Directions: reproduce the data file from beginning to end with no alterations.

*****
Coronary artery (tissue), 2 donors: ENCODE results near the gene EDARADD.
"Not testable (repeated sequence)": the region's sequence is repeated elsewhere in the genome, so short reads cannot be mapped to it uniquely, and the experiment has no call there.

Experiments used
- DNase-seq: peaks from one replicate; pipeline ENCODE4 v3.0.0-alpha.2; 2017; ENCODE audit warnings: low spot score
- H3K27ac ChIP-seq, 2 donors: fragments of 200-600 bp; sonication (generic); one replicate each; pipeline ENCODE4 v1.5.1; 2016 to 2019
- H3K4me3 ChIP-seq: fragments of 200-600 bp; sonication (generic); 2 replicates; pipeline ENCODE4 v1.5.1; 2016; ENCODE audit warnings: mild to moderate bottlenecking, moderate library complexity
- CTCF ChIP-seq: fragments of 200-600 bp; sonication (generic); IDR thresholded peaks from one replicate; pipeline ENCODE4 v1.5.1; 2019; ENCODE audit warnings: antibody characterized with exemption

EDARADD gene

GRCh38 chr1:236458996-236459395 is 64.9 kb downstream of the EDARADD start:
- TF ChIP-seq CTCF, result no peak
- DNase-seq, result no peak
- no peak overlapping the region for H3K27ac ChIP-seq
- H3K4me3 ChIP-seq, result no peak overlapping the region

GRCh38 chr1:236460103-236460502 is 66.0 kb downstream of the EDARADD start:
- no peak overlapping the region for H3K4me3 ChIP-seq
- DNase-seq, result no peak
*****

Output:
Coronary artery (tissue), 2 donors: ENCODE results near the gene EDARADD.
"Not testable (repeated sequence)": the region's sequence is repeated elsewhere in the genome, so short reads cannot be mapped to it uniquely, and the experiment has no call there.

Experiments used
- DNase-seq: peaks from one replicate; pipeline ENCODE4 v3.0.0-alpha.2; 2017; ENCODE audit warnings: low spot score
- H3K27ac ChIP-seq, 2 donors: fragments of 200-600 bp; sonication (generic); one replicate each; pipeline ENCODE4 v1.5.1; 2016 to 2019
- H3K4me3 ChIP-seq: fragments of 200-600 bp; sonication (generic); 2 replicates; pipeline ENCODE4 v1.5.1; 2016; ENCODE audit warnings: mild to moderate bottlenecking, moderate library complexity
- CTCF ChIP-seq: fragments of 200-600 bp; sonication (generic); IDR thresholded peaks from one replicate; pipeline ENCODE4 v1.5.1; 2019; ENCODE audit warnings: antibody characterized with exemption

EDARADD gene

GRCh38 chr1:236458996-236459395 is 64.9 kb downstream of the EDARADD start:
- TF ChIP-seq CTCF, result no peak
- DNase-seq, result no peak
- no peak overlapping the region for H3K27ac ChIP-seq
- H3K4me3 ChIP-seq, result no peak overlapping the region

GRCh38 chr1:236460103-236460502 is 66.0 kb downstream of the EDARADD start:
- no peak overlapping the region for H3K4me3 ChIP-seq
- DNase-seq, result no peak